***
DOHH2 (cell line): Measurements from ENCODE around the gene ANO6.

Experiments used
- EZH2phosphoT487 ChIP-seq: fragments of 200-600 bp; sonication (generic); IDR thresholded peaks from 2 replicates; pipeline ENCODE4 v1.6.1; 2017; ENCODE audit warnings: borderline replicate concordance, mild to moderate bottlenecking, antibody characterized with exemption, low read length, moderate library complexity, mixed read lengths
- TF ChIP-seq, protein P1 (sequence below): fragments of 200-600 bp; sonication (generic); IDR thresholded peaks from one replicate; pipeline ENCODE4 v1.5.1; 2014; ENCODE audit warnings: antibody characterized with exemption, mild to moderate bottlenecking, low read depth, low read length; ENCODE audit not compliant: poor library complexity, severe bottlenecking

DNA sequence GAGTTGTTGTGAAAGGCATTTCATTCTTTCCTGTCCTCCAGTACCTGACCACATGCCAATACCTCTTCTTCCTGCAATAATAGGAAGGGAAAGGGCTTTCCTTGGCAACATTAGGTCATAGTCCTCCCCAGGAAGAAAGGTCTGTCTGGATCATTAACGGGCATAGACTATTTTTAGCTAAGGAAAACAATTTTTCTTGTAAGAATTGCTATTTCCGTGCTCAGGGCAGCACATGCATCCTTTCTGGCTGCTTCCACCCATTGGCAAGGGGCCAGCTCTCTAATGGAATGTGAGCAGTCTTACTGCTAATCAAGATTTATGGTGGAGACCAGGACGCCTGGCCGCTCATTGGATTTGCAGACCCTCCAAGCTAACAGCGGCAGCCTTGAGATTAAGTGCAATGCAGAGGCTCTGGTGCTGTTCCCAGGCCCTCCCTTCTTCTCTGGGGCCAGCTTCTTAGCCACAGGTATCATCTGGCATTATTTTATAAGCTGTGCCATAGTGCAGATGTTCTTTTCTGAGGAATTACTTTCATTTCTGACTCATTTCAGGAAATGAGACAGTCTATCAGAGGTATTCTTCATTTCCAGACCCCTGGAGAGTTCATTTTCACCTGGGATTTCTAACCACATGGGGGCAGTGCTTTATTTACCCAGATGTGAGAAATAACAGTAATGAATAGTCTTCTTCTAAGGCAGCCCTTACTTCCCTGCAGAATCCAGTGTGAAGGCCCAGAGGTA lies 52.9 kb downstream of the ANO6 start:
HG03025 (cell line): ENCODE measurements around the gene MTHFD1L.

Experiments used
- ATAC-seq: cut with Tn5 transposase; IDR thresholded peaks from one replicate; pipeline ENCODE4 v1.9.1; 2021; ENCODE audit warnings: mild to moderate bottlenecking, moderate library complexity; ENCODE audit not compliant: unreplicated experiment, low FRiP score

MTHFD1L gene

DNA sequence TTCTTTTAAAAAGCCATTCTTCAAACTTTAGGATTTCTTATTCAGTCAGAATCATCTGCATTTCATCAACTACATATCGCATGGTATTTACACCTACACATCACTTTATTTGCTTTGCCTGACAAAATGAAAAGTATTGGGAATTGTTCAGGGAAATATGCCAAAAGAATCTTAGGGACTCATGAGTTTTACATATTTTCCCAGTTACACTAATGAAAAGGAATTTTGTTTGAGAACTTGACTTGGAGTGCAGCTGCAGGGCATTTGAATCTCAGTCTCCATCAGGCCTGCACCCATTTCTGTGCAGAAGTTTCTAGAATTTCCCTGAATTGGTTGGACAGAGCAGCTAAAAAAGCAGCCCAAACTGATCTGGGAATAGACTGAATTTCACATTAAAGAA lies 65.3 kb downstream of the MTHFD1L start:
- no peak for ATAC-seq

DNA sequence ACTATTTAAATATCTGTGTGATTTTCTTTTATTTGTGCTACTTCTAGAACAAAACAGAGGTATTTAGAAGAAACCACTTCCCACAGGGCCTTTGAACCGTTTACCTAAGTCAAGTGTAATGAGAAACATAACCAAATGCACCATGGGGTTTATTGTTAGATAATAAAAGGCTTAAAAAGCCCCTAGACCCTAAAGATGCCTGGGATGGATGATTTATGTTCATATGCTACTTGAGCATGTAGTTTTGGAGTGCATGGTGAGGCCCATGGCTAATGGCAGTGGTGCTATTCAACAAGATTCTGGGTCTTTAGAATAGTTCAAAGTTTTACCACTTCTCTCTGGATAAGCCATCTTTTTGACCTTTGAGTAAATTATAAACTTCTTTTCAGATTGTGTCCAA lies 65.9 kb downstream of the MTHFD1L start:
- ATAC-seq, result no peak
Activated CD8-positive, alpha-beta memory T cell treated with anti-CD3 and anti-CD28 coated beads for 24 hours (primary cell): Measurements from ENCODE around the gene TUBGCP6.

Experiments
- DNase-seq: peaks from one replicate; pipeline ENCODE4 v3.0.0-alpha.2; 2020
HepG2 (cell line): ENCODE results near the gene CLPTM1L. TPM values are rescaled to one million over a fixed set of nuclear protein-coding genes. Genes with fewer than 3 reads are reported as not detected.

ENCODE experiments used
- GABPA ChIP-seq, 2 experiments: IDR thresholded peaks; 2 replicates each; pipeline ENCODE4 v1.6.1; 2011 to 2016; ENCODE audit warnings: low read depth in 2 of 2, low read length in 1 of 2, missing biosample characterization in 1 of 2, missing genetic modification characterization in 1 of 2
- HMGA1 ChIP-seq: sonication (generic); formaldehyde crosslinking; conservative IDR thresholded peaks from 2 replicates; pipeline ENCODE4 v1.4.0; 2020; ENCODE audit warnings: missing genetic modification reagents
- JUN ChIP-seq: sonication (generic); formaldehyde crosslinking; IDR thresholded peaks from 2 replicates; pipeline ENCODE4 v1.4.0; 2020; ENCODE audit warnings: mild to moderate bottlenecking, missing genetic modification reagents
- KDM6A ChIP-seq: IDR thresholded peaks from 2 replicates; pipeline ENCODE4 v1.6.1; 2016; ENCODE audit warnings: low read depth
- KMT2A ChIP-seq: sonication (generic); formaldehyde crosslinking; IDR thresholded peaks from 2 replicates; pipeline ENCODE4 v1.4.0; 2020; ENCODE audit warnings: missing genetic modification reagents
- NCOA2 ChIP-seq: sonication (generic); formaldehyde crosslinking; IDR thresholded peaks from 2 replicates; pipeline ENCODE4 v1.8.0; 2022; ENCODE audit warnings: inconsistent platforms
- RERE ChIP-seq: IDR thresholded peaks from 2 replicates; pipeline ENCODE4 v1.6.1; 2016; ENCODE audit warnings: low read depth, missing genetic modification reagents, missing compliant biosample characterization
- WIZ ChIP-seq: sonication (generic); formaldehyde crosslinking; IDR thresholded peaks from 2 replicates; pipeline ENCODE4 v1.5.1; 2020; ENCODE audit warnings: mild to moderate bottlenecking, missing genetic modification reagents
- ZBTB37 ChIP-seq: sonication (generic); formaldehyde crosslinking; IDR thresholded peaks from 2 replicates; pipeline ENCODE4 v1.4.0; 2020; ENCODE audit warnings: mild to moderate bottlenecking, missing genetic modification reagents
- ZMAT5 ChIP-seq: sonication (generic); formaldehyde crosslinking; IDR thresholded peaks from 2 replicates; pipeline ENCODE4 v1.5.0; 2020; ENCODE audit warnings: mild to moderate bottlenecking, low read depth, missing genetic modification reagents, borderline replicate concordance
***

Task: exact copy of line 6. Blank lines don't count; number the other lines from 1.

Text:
HG03025 (cell line): ENCODE measurements around the gene MTHFD1L.